The unique role that managers and supervisors play during culture change is often overlooked. They are essential because they provide the connection between the leaders and the front line employees. Managers and supervisors need skills and support during culture change initiatives. They need the skills to effectively communicate, coach and comfort their people. They need the support to deal with the downward pressure of leaders and the upward pressure of their team. Unfortunately because of their role, managers and supervisors are often pressed for time and are ill-equipped to deal with the challenges of culture change. Leaders need to consider how to support this essential group in the midst of culture change.
- Employees – “change target” is the official change management term for employees in the midst of culture change. A change target includes anyone that is directly impacted by the change. Change Targets are people. They move through change at different speeds and have different challenges to overcome along the way from the current culture to the ideal culture. To be embraced, a change effort must be coordinated in such a way that the change targets are engaged in the process. People generally aren’t opposed to change, they are opposed to being told to change. Rather than telling them about a finalized plan, bring employees in from the start, rely on their input and incorporate their ideas. The heart of change management is engaging this critical group of stakeholders by applying the right change levers to accomplish the desired outcomes.
The magic of change management is the ability to help people move from where they are to where they need to go with the least disruption. There are processes and methodologies galore to do change management. However, the essence of this discipline is to speed the change from your current culture to your ideal culture and get the full benefits of the change faster. There is a reason that the culture needs to change. So apply change management to get further, faster!
- Culture Change Team – these are the people assigned to focus on the culture change. They have skills ranging from planning and project management to communications and change management. The value of a Culture Change Team is their dedicated focus on the success of the culture change. Members of the team may include:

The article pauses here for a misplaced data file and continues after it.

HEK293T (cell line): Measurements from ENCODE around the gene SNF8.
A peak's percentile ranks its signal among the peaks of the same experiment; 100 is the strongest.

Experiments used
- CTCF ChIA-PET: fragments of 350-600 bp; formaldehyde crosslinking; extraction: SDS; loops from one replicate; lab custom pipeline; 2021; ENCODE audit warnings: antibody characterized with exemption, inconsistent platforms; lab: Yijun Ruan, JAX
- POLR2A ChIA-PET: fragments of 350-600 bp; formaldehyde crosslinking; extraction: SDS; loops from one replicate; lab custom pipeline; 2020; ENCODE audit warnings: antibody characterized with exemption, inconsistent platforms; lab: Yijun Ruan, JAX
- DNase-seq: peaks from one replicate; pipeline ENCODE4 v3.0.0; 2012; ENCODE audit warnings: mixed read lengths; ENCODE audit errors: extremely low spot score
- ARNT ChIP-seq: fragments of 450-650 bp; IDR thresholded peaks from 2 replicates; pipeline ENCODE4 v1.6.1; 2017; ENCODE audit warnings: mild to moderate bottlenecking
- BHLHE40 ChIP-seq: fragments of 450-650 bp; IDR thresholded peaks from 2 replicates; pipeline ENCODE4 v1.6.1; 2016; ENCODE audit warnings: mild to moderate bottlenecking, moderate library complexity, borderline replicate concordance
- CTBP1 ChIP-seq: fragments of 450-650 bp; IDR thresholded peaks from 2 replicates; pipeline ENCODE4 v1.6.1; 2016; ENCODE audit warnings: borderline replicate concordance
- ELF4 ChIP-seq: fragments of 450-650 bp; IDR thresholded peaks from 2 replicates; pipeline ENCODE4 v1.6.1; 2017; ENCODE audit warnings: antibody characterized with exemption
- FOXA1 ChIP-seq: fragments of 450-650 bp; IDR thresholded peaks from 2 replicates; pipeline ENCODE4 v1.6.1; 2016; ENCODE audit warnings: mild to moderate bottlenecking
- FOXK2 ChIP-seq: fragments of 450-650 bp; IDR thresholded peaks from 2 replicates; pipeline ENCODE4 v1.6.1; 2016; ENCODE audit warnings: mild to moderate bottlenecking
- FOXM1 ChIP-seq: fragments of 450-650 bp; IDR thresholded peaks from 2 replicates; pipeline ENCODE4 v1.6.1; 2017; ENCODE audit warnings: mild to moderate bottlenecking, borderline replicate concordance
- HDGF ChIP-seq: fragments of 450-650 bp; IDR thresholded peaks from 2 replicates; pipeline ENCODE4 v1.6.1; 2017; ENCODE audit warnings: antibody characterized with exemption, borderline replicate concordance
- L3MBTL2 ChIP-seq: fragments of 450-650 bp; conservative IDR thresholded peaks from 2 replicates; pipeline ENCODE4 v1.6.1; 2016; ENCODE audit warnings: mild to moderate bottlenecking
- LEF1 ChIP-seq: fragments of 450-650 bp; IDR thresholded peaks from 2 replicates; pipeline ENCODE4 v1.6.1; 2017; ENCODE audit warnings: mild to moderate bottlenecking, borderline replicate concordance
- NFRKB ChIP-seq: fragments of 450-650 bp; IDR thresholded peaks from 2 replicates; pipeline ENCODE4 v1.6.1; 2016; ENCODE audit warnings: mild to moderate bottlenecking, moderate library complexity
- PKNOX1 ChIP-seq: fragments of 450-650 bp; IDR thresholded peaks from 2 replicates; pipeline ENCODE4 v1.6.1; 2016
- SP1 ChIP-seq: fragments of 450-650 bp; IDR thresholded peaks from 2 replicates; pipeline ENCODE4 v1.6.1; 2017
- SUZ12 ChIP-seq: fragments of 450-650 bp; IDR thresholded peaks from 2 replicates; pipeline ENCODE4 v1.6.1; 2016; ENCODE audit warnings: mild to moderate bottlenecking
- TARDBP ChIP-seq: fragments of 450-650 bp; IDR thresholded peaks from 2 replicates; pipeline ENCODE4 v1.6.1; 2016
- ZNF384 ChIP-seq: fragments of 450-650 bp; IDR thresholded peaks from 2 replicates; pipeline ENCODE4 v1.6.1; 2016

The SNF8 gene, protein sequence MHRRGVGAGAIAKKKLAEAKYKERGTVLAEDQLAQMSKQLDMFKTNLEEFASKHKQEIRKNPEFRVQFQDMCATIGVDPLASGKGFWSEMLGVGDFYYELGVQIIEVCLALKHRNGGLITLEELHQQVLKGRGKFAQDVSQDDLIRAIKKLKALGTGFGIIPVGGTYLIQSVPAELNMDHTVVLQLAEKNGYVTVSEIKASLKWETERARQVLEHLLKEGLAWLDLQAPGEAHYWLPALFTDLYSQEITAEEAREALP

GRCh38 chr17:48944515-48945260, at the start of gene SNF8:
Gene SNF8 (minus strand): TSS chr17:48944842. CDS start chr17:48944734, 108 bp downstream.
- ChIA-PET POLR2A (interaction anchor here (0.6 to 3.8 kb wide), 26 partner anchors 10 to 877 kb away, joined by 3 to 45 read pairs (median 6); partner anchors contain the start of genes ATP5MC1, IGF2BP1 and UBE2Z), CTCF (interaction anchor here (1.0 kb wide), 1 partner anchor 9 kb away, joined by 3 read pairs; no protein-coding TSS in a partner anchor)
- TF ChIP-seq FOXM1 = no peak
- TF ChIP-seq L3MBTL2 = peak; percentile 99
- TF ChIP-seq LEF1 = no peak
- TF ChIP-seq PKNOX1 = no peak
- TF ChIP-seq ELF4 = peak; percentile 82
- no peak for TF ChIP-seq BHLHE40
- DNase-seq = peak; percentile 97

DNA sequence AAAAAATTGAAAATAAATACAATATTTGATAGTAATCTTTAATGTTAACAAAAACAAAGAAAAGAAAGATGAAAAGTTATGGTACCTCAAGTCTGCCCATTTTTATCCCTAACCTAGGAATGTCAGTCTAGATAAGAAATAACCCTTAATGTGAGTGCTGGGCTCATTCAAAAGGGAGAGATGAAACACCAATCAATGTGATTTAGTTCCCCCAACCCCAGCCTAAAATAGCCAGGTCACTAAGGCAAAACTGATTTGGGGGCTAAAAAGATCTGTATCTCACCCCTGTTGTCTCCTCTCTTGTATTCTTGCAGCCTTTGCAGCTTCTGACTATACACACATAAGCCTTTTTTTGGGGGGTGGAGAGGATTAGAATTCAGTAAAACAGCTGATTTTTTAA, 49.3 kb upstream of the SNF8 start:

- Change Lead – responsible for facilitating the overall change process. This individual works closely with the leader and supports the execution of the change strategy. The Leader is ultimately accountable for the success of the change. The Change Lead supports the Leader and manages the Culture Change Team throughout the change process.
- Change Team Members – support the culture change by performing specific tasks such as handling communications, measuring readiness, managing resistance and redesigning structures or rewards to ensure the culture change is sustained.
- Change Agents – These are employees from across an organization that are intentionally selected. They help support the change by implementing processes, educating employees, and serving as a role model for the culture change. A successful team of change agents has clearly defined roles, responsibilities and the right skills including the ability to influence and the ability to communicate effectively.
- Change Champions – in addition to change agents, change champions are recruited as a means of further penetrating the organization. They extend the change team’s capacity to replicate skills and tailor messages so that they’re relevant to employees at a local level throughout the organization. They must be part of the organization’s informal network and have the ability bridge disconnected groups. The culture champions serve to formalize your informal grapevine. They open new communication channels within the organization be serving to send and receive messages at deeper levels.
The purpose of getting clear on these roles is to ensure that the right people are in the right roles to support your culture change initiative. Build a winning culture change team by identifying the people in your organization who can serve in these various roles.
Is your change team in place? Are the right people in the right positions? What other ideas can you add? Please share them below.